17 Different Snakes Slither Out for the Season in New York, Only 3 Are Venomous
Snakes are on the move now that the warmer weather has arrived, looking for places to shed, mate, eat, nest and birth. New York is home to 17 species of snakes, but only 3 of these are venomous. Do you know the difference?
Common New York Snakes
The most common snakes in New York state are the garter and water snake. Garter snakes can be found almost anywhere but are completely harmless. Water snakes can be found near any body of water, hence the name. They are also harmless.
The black rat snake is the largest in New York. Some can get as long as eight feet. They can be found primarily along cliffs and rocky slopes but surprisingly are absent from most of the Adirondacks.
There's the milk snake that doesn't milk cows, like many people assume. They can however, be found in barns looking for rodents.
Venomous New York Snakes
There are only three species of venomous snakes living in New York. These are the timber rattlesnake, the massasauga and the copperhead.
Timber rattlesnakes are 3 to 4 feet or more in length, making it the largest venomous snake in New York. They usually come out in late April but in Northern New York, they often wait until mid-May.
The venom can be fatal if untreated. The good news is, there have been no recorded timber rattlesnake deaths in humans during the last several decades in New York. There have however, been runs ins with the deadly snakes. One was found in a vacation home in Lake George last summer.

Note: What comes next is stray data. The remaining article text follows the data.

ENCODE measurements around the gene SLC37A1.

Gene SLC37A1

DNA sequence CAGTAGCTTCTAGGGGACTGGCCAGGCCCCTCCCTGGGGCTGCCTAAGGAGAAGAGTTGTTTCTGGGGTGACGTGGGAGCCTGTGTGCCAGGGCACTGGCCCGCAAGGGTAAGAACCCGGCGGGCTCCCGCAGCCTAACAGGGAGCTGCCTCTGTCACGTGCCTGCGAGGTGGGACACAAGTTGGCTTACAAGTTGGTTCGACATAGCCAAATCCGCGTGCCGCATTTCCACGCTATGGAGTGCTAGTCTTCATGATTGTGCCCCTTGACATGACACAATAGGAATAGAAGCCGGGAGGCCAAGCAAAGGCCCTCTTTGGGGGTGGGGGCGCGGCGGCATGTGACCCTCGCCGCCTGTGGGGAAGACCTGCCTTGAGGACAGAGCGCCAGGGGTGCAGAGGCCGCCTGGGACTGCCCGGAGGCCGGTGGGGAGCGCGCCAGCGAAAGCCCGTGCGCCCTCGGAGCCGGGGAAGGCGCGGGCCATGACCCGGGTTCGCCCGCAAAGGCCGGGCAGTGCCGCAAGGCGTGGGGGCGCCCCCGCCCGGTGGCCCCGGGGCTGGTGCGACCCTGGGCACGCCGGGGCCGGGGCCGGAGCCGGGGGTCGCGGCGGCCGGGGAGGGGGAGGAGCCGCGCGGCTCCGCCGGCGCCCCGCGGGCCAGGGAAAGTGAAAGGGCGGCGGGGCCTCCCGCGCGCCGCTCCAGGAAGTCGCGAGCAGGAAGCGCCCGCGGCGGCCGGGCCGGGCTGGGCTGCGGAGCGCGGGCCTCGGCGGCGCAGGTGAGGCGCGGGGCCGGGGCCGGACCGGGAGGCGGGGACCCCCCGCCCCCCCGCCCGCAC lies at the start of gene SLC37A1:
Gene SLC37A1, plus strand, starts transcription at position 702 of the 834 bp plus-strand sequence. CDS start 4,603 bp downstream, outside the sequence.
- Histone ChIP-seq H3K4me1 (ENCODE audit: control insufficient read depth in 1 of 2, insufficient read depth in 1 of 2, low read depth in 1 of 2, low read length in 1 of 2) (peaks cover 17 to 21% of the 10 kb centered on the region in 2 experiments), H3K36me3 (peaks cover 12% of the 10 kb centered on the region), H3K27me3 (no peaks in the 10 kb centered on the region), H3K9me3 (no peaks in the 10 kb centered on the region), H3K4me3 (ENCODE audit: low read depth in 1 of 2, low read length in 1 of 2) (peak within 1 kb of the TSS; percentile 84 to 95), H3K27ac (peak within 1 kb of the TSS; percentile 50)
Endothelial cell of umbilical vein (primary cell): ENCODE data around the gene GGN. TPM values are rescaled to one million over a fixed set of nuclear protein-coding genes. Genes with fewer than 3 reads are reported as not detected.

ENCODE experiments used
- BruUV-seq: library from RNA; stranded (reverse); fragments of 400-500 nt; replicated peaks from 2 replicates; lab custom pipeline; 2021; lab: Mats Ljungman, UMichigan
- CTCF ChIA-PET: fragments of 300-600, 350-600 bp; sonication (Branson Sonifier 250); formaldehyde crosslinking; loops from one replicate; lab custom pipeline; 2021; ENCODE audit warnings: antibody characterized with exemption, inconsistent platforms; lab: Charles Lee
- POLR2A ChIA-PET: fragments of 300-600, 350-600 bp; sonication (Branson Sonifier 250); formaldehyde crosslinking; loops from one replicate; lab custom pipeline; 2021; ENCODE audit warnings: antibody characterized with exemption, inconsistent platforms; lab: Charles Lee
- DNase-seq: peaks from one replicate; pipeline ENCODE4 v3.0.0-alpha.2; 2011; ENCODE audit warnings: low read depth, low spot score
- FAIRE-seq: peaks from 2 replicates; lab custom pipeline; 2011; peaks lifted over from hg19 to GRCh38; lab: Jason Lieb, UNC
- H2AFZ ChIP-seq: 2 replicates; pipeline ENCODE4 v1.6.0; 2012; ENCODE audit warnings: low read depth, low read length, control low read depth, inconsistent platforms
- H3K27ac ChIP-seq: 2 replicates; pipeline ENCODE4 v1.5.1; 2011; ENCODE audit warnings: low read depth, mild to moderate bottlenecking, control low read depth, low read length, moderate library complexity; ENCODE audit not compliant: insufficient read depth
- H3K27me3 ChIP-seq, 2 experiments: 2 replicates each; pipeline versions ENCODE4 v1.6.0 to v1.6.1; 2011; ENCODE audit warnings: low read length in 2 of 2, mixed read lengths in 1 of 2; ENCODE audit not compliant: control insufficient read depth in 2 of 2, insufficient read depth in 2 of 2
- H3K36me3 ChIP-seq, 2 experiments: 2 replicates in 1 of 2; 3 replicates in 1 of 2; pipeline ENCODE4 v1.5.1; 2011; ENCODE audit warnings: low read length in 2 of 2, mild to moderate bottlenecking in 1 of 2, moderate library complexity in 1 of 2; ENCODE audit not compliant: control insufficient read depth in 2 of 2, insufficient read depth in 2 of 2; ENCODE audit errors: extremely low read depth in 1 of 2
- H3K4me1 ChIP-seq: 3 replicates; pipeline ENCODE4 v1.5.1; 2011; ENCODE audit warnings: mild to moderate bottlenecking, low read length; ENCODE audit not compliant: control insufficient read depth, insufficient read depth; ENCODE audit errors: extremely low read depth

The massasauga rattlesnake is the smallest of the three venomous snakes found in New York State. It can measure anywhere from 18-40 inches in length but the average is 27.5 inches.
The massasauga rattlesnakes are normally active during the day, but may resort to evening and nighttime activity to escape the mid-summer heat. You'll find these venomous snakes around wet, lowland habitats, including marshes and floodplains.
Copperhead snakes can be found in habitat similar to that of the timber rattlesnake. They primarily eats small rodents, but will take anything from caterpillars to small birds.
Distinguishing a venomous snake from a harmless one can be difficult. You can look for the
presence of a pit between the nostril and the eye. But the NY DEC says "if you don’t know how to identify snake species and you’re close enough to see the pit, you’re too close."
If you’re in doubt, leave the snake alone and don't panic. Keep a safe distance away and let them move along on their own. Most snakes are not aggressive unless provoked.
To learn more on snakes in New York visit DEC.ny.gov.